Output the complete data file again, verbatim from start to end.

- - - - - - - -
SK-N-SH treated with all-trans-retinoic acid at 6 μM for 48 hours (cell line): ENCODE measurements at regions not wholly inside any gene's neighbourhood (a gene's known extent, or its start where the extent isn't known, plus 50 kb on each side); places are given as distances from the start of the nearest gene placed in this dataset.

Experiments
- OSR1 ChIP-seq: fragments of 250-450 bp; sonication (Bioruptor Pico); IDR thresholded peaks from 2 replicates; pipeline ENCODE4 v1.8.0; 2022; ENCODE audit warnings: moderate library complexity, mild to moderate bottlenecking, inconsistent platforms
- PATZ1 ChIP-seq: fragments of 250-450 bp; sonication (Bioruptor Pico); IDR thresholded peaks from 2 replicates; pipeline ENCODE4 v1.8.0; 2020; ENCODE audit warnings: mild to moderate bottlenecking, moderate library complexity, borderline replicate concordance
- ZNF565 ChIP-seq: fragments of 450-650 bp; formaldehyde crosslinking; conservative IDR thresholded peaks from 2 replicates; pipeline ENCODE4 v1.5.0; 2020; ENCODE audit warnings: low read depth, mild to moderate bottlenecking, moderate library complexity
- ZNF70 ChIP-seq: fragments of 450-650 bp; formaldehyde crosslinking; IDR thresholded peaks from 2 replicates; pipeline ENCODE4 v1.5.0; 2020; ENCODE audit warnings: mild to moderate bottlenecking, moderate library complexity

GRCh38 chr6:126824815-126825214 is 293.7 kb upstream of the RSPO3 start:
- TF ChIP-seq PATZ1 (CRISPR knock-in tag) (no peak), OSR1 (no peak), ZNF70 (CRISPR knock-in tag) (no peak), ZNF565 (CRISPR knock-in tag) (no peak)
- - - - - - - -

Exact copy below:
SK-N-SH treated with all-trans-retinoic acid at 6 μM for 48 hours (cell line): ENCODE measurements at regions not wholly inside any gene's neighbourhood (a gene's known extent, or its start where the extent isn't known, plus 50 kb on each side); places are given as distances from the start of the nearest gene placed in this dataset.

Experiments
- OSR1 ChIP-seq: fragments of 250-450 bp; sonication (Bioruptor Pico); IDR thresholded peaks from 2 replicates; pipeline ENCODE4 v1.8.0; 2022; ENCODE audit warnings: moderate library complexity, mild to moderate bottlenecking, inconsistent platforms
- PATZ1 ChIP-seq: fragments of 250-450 bp; sonication (Bioruptor Pico); IDR thresholded peaks from 2 replicates; pipeline ENCODE4 v1.8.0; 2020; ENCODE audit warnings: mild to moderate bottlenecking, moderate library complexity, borderline replicate concordance
- ZNF565 ChIP-seq: fragments of 450-650 bp; formaldehyde crosslinking; conservative IDR thresholded peaks from 2 replicates; pipeline ENCODE4 v1.5.0; 2020; ENCODE audit warnings: low read depth, mild to moderate bottlenecking, moderate library complexity
- ZNF70 ChIP-seq: fragments of 450-650 bp; formaldehyde crosslinking; IDR thresholded peaks from 2 replicates; pipeline ENCODE4 v1.5.0; 2020; ENCODE audit warnings: mild to moderate bottlenecking, moderate library complexity

GRCh38 chr6:126824815-126825214 is 293.7 kb upstream of the RSPO3 start:
- TF ChIP-seq PATZ1 (CRISPR knock-in tag) (no peak), OSR1 (no peak), ZNF70 (CRISPR knock-in tag) (no peak), ZNF565 (CRISPR knock-in tag) (no peak)